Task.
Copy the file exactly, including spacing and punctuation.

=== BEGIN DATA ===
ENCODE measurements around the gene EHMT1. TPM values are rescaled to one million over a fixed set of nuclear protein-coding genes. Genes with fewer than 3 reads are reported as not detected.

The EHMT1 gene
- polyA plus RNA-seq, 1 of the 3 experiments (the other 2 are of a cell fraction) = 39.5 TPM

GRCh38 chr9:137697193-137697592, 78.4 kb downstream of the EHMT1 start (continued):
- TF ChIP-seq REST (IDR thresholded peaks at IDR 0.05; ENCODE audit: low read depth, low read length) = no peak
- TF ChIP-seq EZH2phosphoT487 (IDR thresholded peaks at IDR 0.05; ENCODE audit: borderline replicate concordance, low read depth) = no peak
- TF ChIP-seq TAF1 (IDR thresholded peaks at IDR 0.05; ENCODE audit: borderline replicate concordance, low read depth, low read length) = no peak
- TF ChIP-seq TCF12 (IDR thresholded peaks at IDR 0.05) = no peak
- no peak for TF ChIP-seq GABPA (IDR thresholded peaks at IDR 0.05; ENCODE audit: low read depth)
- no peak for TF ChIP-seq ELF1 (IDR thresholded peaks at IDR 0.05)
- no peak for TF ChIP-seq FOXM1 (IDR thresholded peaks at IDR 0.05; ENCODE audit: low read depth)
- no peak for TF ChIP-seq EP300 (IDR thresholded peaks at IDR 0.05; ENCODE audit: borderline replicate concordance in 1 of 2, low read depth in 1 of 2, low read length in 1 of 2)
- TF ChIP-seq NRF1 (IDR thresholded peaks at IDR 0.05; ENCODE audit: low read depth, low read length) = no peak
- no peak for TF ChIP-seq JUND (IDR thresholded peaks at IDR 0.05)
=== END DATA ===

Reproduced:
ENCODE measurements around the gene EHMT1. TPM values are rescaled to one million over a fixed set of nuclear protein-coding genes. Genes with fewer than 3 reads are reported as not detected.

The EHMT1 gene
- polyA plus RNA-seq, 1 of the 3 experiments (the other 2 are of a cell fraction) = 39.5 TPM

GRCh38 chr9:137697193-137697592, 78.4 kb downstream of the EHMT1 start (continued):
- TF ChIP-seq REST (IDR thresholded peaks at IDR 0.05; ENCODE audit: low read depth, low read length) = no peak
- TF ChIP-seq EZH2phosphoT487 (IDR thresholded peaks at IDR 0.05; ENCODE audit: borderline replicate concordance, low read depth) = no peak
- TF ChIP-seq TAF1 (IDR thresholded peaks at IDR 0.05; ENCODE audit: borderline replicate concordance, low read depth, low read length) = no peak
- TF ChIP-seq TCF12 (IDR thresholded peaks at IDR 0.05) = no peak
- no peak for TF ChIP-seq GABPA (IDR thresholded peaks at IDR 0.05; ENCODE audit: low read depth)
- no peak for TF ChIP-seq ELF1 (IDR thresholded peaks at IDR 0.05)
- no peak for TF ChIP-seq FOXM1 (IDR thresholded peaks at IDR 0.05; ENCODE audit: low read depth)
- no peak for TF ChIP-seq EP300 (IDR thresholded peaks at IDR 0.05; ENCODE audit: borderline replicate concordance in 1 of 2, low read depth in 1 of 2, low read length in 1 of 2)
- TF ChIP-seq NRF1 (IDR thresholded peaks at IDR 0.05; ENCODE audit: low read depth, low read length) = no peak
- no peak for TF ChIP-seq JUND (IDR thresholded peaks at IDR 0.05)